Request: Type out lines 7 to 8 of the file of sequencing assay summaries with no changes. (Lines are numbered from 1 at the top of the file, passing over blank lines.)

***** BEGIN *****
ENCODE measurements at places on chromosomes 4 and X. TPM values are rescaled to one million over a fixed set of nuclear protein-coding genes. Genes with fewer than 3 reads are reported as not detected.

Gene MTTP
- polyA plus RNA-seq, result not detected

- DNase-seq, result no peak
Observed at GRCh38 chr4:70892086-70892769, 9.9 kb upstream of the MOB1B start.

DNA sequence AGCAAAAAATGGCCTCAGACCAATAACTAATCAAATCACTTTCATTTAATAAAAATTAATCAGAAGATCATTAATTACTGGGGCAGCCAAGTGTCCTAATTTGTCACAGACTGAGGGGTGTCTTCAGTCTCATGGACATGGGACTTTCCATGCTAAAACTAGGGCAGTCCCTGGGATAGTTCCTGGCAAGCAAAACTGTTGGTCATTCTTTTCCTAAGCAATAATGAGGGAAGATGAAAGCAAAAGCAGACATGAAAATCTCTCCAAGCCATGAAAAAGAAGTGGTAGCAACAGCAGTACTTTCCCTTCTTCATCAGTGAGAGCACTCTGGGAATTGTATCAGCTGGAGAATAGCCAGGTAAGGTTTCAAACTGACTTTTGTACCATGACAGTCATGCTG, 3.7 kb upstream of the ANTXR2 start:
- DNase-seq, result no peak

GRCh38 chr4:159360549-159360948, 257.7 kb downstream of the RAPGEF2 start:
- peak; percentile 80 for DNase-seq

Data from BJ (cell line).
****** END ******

- DNase-seq, result no peak

GRCh38 chr4:159360549-159360948, 257.7 kb downstream of the RAPGEF2 start: